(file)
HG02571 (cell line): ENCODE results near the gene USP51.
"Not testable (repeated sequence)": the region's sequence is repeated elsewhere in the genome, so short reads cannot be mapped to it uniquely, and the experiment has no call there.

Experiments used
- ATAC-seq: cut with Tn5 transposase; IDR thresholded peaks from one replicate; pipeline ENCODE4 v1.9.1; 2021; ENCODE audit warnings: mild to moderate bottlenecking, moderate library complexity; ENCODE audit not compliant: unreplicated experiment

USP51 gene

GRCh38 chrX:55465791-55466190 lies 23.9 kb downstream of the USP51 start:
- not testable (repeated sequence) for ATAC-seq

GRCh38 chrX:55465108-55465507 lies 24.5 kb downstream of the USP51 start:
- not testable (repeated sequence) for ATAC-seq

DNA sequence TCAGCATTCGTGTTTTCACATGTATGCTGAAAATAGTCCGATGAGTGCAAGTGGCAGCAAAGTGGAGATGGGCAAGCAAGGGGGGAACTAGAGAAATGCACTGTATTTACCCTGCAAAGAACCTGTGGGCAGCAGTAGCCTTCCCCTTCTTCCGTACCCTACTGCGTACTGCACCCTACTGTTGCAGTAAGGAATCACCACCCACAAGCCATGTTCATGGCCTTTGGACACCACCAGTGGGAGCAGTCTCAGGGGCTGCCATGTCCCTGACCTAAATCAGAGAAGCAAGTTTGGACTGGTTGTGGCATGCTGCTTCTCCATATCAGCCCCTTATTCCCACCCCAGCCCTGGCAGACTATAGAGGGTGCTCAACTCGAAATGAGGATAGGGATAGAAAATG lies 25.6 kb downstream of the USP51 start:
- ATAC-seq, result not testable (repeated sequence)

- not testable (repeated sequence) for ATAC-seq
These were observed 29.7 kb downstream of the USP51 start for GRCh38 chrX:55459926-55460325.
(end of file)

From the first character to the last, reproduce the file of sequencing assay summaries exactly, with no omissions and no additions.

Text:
HG02571 (cell line): ENCODE results near the gene USP51.
"Not testable (repeated sequence)": the region's sequence is repeated elsewhere in the genome, so short reads cannot be mapped to it uniquely, and the experiment has no call there.

Experiments used
- ATAC-seq: cut with Tn5 transposase; IDR thresholded peaks from one replicate; pipeline ENCODE4 v1.9.1; 2021; ENCODE audit warnings: mild to moderate bottlenecking, moderate library complexity; ENCODE audit not compliant: unreplicated experiment

USP51 gene

GRCh38 chrX:55465791-55466190 lies 23.9 kb downstream of the USP51 start:
- not testable (repeated sequence) for ATAC-seq

GRCh38 chrX:55465108-55465507 lies 24.5 kb downstream of the USP51 start:
- not testable (repeated sequence) for ATAC-seq

DNA sequence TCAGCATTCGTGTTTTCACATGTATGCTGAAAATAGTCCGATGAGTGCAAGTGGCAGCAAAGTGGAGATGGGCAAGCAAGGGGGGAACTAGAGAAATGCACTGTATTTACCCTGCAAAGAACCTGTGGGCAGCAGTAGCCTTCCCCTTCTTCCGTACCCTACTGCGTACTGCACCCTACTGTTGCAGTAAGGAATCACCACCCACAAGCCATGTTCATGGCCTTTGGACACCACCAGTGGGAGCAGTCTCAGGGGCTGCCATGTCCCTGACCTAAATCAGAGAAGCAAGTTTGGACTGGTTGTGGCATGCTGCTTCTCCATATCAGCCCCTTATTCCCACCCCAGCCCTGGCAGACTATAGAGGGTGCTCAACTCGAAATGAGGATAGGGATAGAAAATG lies 25.6 kb downstream of the USP51 start:
- ATAC-seq, result not testable (repeated sequence)

- not testable (repeated sequence) for ATAC-seq
These were observed 29.7 kb downstream of the USP51 start for GRCh38 chrX:55459926-55460325.